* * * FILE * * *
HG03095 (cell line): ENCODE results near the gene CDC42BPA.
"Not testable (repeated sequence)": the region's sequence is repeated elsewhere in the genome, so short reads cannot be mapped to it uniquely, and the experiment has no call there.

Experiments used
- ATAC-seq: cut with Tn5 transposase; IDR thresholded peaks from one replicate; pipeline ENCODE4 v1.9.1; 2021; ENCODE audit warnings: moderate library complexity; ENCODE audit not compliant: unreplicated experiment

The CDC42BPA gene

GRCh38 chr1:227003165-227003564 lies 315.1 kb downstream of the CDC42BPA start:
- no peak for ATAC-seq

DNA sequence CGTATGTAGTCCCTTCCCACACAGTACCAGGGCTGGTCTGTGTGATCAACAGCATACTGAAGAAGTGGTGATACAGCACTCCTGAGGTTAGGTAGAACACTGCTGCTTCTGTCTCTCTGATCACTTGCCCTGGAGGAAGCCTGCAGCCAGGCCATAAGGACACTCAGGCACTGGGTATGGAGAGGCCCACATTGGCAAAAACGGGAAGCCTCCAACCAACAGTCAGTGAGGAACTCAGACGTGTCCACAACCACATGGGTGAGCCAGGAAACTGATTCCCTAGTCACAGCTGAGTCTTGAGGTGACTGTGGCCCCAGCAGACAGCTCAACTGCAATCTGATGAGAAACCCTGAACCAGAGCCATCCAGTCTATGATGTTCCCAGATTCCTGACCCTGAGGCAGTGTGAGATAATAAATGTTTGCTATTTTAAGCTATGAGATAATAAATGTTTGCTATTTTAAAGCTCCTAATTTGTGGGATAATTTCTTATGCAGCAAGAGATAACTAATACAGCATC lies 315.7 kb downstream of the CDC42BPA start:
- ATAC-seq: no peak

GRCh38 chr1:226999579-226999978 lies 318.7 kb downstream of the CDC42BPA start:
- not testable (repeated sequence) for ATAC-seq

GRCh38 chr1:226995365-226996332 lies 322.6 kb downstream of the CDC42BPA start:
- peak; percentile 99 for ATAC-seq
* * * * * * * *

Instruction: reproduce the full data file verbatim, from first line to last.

HG03095 (cell line): ENCODE results near the gene CDC42BPA.
"Not testable (repeated sequence)": the region's sequence is repeated elsewhere in the genome, so short reads cannot be mapped to it uniquely, and the experiment has no call there.

Experiments used
- ATAC-seq: cut with Tn5 transposase; IDR thresholded peaks from one replicate; pipeline ENCODE4 v1.9.1; 2021; ENCODE audit warnings: moderate library complexity; ENCODE audit not compliant: unreplicated experiment

The CDC42BPA gene

GRCh38 chr1:227003165-227003564 lies 315.1 kb downstream of the CDC42BPA start:
- no peak for ATAC-seq

DNA sequence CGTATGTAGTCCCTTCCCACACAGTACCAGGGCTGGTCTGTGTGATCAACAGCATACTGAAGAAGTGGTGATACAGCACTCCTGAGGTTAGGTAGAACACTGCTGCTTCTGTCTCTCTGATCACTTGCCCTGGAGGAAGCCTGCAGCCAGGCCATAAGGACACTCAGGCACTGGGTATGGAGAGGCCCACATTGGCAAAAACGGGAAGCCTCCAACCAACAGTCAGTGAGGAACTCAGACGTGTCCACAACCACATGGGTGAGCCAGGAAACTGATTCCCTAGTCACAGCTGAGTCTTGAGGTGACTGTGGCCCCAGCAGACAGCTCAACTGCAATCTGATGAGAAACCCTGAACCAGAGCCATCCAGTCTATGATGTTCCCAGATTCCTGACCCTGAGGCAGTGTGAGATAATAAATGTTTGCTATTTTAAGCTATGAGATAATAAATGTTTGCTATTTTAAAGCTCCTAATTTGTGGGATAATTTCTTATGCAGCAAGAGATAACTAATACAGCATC lies 315.7 kb downstream of the CDC42BPA start:
- ATAC-seq: no peak

GRCh38 chr1:226999579-226999978 lies 318.7 kb downstream of the CDC42BPA start:
- not testable (repeated sequence) for ATAC-seq

GRCh38 chr1:226995365-226996332 lies 322.6 kb downstream of the CDC42BPA start:
- peak; percentile 99 for ATAC-seq